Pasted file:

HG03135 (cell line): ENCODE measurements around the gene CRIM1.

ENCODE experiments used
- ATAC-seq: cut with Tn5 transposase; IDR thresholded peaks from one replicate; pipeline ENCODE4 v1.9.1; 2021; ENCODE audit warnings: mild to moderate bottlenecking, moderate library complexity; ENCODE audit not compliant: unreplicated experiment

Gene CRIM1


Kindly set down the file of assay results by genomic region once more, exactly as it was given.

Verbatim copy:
HG03135 (cell line): ENCODE measurements around the gene CRIM1.

ENCODE experiments used
- ATAC-seq: cut with Tn5 transposase; IDR thresholded peaks from one replicate; pipeline ENCODE4 v1.9.1; 2021; ENCODE audit warnings: mild to moderate bottlenecking, moderate library complexity; ENCODE audit not compliant: unreplicated experiment

Gene CRIM1